To put this in context, the oldest students who will still be at York as undergrads when the subway line opens are now in grade 6.  Anyone now in grade 7 or up will still take the bus to York unless they plan postgrad work.  Should we have to wait a decade for one line?

The Wogster writes:

The question the TTC should be asking, along with everyone else, is, should the Spadina extension be built as a subway line, or as an LRT line.  An LRT line could be built along a slightly different route, for a lot less money.  LRTs can also have a greater stop density than a full subway line.  In fact, you could probably build 2 or 3 lines for the same money.  If density increases, and a subway is warranted 20 - 30 years down the road, then they can build it.  In the mean time, you have service into 2 or 3 areas, rather then just one area.  These could branch, so that it looks like a tree, with say one branch going to Hwy-7, and another coming in from say just East of Downsview station, which would take pressure off Yonge St.

Another issue, is who is going to pay for running the subway into Vaughan?  Think TTC budgets are complex now, with Toronto and Ontario arguing about additional money needed, add York Region into the mix.  Suppose the TTC determines that it costs $20 million a year in subsidies, to run from Steeles to Hwy 7, and YR says, we can only afford $5 million, do they run fewer trains north of Steeles, does the Toronto taxpayer end up footing the bill, or does it end up costing an additional fare north of Steeles, like it does with the buses, would people pay it, and how do you go about collecting it.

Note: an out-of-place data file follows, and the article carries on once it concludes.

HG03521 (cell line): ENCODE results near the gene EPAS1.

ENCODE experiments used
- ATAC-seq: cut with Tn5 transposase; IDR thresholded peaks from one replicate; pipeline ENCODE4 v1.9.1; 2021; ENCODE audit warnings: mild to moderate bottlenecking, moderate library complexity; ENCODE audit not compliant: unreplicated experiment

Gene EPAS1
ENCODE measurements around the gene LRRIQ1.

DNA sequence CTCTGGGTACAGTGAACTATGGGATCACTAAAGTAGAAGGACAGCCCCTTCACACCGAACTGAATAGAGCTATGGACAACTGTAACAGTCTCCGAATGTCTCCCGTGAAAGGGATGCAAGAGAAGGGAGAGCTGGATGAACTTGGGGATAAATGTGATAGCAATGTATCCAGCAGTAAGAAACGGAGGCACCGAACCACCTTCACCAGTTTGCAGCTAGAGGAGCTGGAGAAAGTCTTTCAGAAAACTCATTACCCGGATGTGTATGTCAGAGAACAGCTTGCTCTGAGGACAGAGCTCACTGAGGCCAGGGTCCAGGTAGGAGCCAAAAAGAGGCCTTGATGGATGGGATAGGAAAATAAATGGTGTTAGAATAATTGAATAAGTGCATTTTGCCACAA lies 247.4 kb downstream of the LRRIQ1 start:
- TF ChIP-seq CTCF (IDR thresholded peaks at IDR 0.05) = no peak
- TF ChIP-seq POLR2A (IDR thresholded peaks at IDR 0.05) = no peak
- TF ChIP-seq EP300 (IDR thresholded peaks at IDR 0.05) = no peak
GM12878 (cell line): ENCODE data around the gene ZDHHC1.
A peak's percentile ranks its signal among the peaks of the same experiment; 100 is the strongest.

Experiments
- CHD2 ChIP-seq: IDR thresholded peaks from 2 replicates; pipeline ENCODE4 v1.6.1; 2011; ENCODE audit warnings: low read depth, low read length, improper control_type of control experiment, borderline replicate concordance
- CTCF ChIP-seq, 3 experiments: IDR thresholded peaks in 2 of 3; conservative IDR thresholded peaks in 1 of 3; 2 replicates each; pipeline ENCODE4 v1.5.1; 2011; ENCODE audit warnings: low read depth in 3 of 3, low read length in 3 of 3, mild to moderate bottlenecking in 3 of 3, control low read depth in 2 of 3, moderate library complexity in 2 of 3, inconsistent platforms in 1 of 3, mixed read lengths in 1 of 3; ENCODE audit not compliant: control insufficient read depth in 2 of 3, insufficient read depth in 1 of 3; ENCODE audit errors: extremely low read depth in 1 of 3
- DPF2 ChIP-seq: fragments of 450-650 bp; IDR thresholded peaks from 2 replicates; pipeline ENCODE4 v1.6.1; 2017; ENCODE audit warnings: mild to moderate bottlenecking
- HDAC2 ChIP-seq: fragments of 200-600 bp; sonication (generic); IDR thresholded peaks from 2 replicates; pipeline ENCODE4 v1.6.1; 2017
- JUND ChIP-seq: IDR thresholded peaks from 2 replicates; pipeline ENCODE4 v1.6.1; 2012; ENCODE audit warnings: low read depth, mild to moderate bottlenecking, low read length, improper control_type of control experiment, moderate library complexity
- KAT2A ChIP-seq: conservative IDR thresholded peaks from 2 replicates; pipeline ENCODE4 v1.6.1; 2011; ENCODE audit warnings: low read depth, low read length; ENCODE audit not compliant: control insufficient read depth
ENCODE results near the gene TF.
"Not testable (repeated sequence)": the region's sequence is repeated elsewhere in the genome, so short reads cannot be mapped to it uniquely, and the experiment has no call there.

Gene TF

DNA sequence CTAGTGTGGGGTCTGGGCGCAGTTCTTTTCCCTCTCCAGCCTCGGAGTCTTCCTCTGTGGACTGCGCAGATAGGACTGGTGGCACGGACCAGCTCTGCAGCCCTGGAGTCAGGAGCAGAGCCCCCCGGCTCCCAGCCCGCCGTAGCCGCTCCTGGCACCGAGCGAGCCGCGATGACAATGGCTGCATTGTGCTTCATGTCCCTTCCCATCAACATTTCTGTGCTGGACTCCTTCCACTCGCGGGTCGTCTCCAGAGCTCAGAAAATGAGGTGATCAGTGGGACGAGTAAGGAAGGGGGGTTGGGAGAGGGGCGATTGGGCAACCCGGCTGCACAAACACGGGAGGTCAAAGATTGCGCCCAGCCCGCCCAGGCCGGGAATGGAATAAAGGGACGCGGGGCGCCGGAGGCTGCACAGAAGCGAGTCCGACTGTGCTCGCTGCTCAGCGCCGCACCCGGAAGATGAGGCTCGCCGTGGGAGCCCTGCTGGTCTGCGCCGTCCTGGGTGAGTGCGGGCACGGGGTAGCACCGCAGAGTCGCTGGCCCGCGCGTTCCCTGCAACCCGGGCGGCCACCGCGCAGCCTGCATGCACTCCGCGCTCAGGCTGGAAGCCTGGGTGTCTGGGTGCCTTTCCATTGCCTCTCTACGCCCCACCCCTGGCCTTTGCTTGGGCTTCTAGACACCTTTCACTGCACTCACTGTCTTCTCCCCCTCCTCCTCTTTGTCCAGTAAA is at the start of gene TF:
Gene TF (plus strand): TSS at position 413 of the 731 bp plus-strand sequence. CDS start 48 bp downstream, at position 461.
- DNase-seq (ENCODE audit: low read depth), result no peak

An important point raised here is that with LRT, you can build more, sooner for less money.  If, eventually, you need more capacity, you build it then rather than carrying a huge upfront cost and long periods of construction. 

I had a note recently from William Hamilton in Calgary with comments about that city’s LRT expansion plans.  That deserves a post of its own, but the salient points are these:

  • Calgary now has three LRT lines with three more on the drawing books.  You can look at very detailed studies and plans for these at this link.  [Beware that these are very large files and they don't have a very fast server.  Best to do a download/save operation and then open the file when you have a local copy.]
  • Current am peak hour volumes are 3,400 (Northwest line), 4,700 (Northeast line) and 6,600 (South line).  The South and Northeast lines combine to give a demand of 11,300 per peak hour along their shared route which is on the transit mall in the middle of 7th Avenue.  This demand is carried on 26 3-car trains per hour.